The threat takes the form of a malware strain that’s being called BlackRock. It is a banking trojan that specializes in pilfering login and credit card information, which means that if you get infected, it’s likely to hit you hard.
The new variant was discovered by security researchers and analysts operating out of ThreatFabric. Based on an analysis of the code, it is a derivative of the Xerxes banking malware, which traces its roots back to the LokiBot trojan.
The key difference between this malware strain and the strains it was derived from is this: LokiBot and Xerxes focused their attention exclusively on banking and payment card information. BlackRock is equally interested in social media and dating site logins.
It’s a fairly stealthy piece of code, too, disguising itself as a Google Update, which requests Accessibility Services privileges and hiding its icon when it is launched. Even worse, once a victim grants the malware access to Accessibility Services, it will begin granting itself additional permissions out of the sight of the victim.
In addition to banking apps, BlackRock also targets a number of cryptocurrency wallet apps, including Coinbase, BitPay, and Binance, as well as popular apps like Microsoft Outlook, Gmail, Uber, Amazon, Netflix, and Google Play.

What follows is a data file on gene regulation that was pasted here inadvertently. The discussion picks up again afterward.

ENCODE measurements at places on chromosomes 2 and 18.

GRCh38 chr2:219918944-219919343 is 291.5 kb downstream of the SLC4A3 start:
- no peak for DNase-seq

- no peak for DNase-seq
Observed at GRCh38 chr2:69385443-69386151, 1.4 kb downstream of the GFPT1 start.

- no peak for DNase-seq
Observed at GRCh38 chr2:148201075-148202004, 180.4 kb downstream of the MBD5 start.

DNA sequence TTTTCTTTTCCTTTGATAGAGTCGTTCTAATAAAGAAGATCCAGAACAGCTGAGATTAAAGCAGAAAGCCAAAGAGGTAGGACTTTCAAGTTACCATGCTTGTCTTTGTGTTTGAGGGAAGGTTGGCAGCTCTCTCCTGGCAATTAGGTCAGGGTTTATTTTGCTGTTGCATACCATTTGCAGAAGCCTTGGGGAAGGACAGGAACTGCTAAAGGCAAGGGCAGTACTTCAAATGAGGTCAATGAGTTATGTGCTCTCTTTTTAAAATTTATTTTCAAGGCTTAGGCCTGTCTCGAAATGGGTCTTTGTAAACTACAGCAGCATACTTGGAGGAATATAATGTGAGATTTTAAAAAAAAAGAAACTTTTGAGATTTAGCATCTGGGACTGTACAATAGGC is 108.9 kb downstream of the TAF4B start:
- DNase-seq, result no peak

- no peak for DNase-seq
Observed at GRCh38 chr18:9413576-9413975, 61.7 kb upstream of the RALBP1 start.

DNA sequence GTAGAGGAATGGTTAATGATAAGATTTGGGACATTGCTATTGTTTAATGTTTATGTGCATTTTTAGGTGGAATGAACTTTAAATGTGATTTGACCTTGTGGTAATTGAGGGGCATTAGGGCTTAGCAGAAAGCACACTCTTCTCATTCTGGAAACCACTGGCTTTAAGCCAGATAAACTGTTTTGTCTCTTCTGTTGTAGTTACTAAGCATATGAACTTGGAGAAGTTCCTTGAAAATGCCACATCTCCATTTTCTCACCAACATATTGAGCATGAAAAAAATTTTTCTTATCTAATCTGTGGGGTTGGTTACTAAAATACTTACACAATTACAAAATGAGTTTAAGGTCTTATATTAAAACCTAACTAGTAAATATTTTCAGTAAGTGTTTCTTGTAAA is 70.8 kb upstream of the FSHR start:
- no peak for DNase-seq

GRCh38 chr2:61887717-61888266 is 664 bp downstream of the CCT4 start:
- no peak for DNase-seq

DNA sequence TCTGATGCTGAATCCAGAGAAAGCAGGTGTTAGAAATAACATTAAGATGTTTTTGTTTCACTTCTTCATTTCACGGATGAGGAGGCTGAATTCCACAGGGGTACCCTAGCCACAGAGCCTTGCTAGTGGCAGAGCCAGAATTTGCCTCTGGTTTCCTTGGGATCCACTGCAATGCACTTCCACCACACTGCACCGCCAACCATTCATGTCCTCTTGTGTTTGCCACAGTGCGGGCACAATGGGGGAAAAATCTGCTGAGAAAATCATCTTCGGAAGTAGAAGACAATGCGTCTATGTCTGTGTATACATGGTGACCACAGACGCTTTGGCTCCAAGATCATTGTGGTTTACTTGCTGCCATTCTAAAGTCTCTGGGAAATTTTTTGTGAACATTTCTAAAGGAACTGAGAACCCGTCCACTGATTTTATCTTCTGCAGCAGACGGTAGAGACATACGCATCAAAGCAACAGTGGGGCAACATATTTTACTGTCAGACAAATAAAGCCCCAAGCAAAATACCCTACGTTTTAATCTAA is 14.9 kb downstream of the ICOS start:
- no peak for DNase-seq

The researchers at ThreatFabric had this to say about their discovery:
“The second half of 2020 will come with its surprises, after Alien, Eventbot and BlackRock, we can expect that financially motivated threat actors will build new banking Trojans and continue improving the existing ones.
With the changes that we expect to be made to mobile banking Trojans, the line between banking malware and spyware becomes thinner, banking malware will pose a threat for more organizations and their infrastructure, an organic change that we observed on Windows banking malware years ago.”
All that to say, it’s a serious threat, so be on the alert for it.